The Effects of Politically Connected Audit Committees on Audit Fees: Evidence in Malaysia

Nurul Nazlia Jamil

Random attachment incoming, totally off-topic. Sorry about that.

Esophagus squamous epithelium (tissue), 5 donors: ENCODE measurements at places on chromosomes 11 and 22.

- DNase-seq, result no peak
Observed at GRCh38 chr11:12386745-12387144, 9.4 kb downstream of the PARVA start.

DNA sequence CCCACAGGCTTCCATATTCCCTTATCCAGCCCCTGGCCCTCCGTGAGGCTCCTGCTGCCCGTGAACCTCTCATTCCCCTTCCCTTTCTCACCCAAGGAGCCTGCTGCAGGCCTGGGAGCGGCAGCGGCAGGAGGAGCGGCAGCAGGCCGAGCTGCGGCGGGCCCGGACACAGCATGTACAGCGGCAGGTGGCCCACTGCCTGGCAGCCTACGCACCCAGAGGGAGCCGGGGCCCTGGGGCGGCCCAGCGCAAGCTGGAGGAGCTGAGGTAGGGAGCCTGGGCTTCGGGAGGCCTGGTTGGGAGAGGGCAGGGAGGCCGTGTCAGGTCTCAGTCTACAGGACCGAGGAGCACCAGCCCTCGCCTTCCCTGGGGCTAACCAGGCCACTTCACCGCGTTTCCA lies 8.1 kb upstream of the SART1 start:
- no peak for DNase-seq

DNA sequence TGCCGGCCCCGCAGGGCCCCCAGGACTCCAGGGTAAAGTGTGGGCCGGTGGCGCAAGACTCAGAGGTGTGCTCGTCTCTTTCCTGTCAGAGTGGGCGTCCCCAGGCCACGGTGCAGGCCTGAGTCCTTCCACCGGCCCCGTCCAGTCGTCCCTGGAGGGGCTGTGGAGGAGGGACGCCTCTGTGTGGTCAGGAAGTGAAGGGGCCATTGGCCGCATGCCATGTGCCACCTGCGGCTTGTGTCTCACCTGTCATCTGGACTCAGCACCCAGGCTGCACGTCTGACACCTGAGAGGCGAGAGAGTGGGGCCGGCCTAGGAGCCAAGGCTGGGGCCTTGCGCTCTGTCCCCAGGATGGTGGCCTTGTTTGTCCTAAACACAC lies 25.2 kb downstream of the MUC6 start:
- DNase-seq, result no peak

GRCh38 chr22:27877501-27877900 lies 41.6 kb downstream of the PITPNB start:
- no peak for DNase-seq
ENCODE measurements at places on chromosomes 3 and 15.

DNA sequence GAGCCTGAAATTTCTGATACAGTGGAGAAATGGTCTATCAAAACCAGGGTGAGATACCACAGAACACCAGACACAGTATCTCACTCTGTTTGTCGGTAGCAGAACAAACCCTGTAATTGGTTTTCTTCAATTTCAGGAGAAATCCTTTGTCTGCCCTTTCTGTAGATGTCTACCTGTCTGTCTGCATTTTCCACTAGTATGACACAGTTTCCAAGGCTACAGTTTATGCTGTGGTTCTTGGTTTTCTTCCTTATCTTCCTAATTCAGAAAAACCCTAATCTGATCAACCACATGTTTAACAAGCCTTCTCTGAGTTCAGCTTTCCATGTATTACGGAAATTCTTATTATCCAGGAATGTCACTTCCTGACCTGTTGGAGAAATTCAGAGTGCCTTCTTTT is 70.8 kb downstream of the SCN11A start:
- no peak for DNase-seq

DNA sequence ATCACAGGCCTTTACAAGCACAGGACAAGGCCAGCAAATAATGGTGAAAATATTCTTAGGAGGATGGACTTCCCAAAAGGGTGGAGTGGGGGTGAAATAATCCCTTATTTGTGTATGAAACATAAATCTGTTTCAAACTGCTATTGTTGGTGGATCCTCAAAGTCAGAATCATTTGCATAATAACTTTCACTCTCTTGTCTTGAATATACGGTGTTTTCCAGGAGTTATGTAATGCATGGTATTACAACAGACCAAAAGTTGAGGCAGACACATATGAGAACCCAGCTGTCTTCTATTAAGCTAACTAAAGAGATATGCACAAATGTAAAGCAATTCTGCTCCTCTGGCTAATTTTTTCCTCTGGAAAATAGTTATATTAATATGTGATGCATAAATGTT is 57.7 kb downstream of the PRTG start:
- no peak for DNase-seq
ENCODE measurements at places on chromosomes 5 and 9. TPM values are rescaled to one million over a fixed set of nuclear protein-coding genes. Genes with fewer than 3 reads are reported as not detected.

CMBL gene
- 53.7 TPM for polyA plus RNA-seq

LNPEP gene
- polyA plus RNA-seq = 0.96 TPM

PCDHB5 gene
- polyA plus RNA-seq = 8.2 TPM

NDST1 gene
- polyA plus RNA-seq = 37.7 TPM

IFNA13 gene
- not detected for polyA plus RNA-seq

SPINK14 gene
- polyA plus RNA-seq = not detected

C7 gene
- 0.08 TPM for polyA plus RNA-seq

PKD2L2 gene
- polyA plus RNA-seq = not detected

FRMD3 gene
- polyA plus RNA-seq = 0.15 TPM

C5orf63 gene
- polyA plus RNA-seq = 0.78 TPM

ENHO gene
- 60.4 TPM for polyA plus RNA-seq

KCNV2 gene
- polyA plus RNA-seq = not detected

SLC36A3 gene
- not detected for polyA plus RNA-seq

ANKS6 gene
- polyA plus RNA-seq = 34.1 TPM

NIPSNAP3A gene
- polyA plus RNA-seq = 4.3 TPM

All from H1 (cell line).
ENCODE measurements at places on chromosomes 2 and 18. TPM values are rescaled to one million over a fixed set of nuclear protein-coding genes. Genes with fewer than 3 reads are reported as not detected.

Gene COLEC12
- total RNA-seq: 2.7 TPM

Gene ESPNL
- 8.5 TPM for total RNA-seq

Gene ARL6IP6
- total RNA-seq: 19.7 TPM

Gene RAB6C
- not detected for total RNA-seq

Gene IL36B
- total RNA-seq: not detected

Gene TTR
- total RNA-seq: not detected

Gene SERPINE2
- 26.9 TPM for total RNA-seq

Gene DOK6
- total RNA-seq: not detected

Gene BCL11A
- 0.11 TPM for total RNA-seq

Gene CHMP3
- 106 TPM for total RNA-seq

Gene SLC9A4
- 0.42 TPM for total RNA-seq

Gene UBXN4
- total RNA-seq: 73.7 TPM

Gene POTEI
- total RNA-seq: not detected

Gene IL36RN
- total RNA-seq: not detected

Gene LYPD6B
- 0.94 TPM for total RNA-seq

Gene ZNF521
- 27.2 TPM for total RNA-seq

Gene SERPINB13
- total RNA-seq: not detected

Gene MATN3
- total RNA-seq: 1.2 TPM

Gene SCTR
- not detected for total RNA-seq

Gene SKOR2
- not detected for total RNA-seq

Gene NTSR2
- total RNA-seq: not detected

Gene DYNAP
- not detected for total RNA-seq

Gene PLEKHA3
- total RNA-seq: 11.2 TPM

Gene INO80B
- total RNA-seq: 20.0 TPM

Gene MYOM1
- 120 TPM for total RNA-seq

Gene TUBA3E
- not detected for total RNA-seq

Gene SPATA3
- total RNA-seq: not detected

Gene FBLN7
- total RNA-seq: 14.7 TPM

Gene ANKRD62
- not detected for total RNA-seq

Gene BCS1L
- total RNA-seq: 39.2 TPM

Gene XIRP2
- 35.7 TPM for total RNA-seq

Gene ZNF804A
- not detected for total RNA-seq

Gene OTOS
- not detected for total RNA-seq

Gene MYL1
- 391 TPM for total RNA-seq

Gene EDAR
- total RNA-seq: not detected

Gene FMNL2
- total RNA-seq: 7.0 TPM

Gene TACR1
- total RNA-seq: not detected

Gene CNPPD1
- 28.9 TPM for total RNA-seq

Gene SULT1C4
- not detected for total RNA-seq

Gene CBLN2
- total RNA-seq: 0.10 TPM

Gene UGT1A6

This study aims to contribute to an understanding of politically connected audit committees on audit fees in an emerging market, using the case of Malaysia. Malaysia offers an interesting and important setting as Malaysian companies are highly concentrated and politically sensitive. In particular, the study seeks to examine the level of political connections represented in the audit committees associated with the level of audit fees incurred by Malaysian public listed companies. For the purpose of this study, a quantitative approach (archival data analysis) has been adopted. Three hypotheses are tested: (1) There is a positive relationship between the proportion of audit committee members who are senior government officers (SGO) and audit fees; (2) There is a positive relationship between the proportions of audit committee members who are politicians and audit fees; (3) There is a positive relationship between audit committee characteristics (independence, size, meeting and financial expertise) and audit fees. The results of the study indicate that politically connected audit committees (identified by members who are either senior government officers or politicians) have a significant association with the incidence of higher audit fees. This suggests that politically connected audit committees are able to capitalize on their connections to influence companies and create direct demand for the auditors to increase their audit effort, as measured by audit fees. One of the issues that emerge from these findings is that companies highly value political connections to obtain external resources given the uncertainties in the business environment. Also, the findings highlight the need for stronger corporate governance to mitigate the higher inherent audit risks in politically connected companies.

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